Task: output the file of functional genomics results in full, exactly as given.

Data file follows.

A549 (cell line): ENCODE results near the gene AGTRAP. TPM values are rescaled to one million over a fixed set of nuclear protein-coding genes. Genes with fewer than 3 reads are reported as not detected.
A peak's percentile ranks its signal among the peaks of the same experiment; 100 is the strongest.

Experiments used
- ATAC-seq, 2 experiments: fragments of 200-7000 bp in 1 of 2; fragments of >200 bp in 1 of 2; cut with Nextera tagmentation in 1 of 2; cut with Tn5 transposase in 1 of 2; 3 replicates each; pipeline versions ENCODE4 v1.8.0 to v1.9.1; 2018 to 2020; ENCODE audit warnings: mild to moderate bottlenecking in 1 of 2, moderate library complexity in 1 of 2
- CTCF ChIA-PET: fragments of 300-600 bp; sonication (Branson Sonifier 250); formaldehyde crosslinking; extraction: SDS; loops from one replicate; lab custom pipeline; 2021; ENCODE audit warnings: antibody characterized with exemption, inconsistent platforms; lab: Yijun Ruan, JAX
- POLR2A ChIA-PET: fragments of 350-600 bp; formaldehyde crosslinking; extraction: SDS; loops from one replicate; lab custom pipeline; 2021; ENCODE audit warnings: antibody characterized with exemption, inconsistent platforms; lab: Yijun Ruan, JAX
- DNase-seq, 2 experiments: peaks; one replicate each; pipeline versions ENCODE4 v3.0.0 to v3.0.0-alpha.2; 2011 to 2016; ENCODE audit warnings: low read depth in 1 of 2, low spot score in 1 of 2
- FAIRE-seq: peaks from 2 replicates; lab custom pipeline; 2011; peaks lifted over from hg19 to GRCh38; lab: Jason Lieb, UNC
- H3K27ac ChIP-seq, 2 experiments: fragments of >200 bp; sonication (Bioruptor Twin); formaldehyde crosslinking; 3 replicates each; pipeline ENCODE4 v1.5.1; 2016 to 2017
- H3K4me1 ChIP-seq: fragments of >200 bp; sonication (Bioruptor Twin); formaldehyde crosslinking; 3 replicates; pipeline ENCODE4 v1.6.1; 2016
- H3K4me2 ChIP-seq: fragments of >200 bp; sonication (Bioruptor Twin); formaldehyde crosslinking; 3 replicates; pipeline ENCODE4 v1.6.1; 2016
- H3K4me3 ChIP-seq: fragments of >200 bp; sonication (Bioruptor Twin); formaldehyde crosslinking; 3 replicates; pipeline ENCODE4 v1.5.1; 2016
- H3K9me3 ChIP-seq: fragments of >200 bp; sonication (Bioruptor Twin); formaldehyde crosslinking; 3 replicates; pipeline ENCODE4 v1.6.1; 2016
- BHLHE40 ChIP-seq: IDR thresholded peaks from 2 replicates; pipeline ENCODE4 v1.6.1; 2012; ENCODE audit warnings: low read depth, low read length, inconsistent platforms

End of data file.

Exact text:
A549 (cell line): ENCODE results near the gene AGTRAP. TPM values are rescaled to one million over a fixed set of nuclear protein-coding genes. Genes with fewer than 3 reads are reported as not detected.
A peak's percentile ranks its signal among the peaks of the same experiment; 100 is the strongest.

Experiments used
- ATAC-seq, 2 experiments: fragments of 200-7000 bp in 1 of 2; fragments of >200 bp in 1 of 2; cut with Nextera tagmentation in 1 of 2; cut with Tn5 transposase in 1 of 2; 3 replicates each; pipeline versions ENCODE4 v1.8.0 to v1.9.1; 2018 to 2020; ENCODE audit warnings: mild to moderate bottlenecking in 1 of 2, moderate library complexity in 1 of 2
- CTCF ChIA-PET: fragments of 300-600 bp; sonication (Branson Sonifier 250); formaldehyde crosslinking; extraction: SDS; loops from one replicate; lab custom pipeline; 2021; ENCODE audit warnings: antibody characterized with exemption, inconsistent platforms; lab: Yijun Ruan, JAX
- POLR2A ChIA-PET: fragments of 350-600 bp; formaldehyde crosslinking; extraction: SDS; loops from one replicate; lab custom pipeline; 2021; ENCODE audit warnings: antibody characterized with exemption, inconsistent platforms; lab: Yijun Ruan, JAX
- DNase-seq, 2 experiments: peaks; one replicate each; pipeline versions ENCODE4 v3.0.0 to v3.0.0-alpha.2; 2011 to 2016; ENCODE audit warnings: low read depth in 1 of 2, low spot score in 1 of 2
- FAIRE-seq: peaks from 2 replicates; lab custom pipeline; 2011; peaks lifted over from hg19 to GRCh38; lab: Jason Lieb, UNC
- H3K27ac ChIP-seq, 2 experiments: fragments of >200 bp; sonication (Bioruptor Twin); formaldehyde crosslinking; 3 replicates each; pipeline ENCODE4 v1.5.1; 2016 to 2017
- H3K4me1 ChIP-seq: fragments of >200 bp; sonication (Bioruptor Twin); formaldehyde crosslinking; 3 replicates; pipeline ENCODE4 v1.6.1; 2016
- H3K4me2 ChIP-seq: fragments of >200 bp; sonication (Bioruptor Twin); formaldehyde crosslinking; 3 replicates; pipeline ENCODE4 v1.6.1; 2016
- H3K4me3 ChIP-seq: fragments of >200 bp; sonication (Bioruptor Twin); formaldehyde crosslinking; 3 replicates; pipeline ENCODE4 v1.5.1; 2016
- H3K9me3 ChIP-seq: fragments of >200 bp; sonication (Bioruptor Twin); formaldehyde crosslinking; 3 replicates; pipeline ENCODE4 v1.6.1; 2016
- BHLHE40 ChIP-seq: IDR thresholded peaks from 2 replicates; pipeline ENCODE4 v1.6.1; 2012; ENCODE audit warnings: low read depth, low read length, inconsistent platforms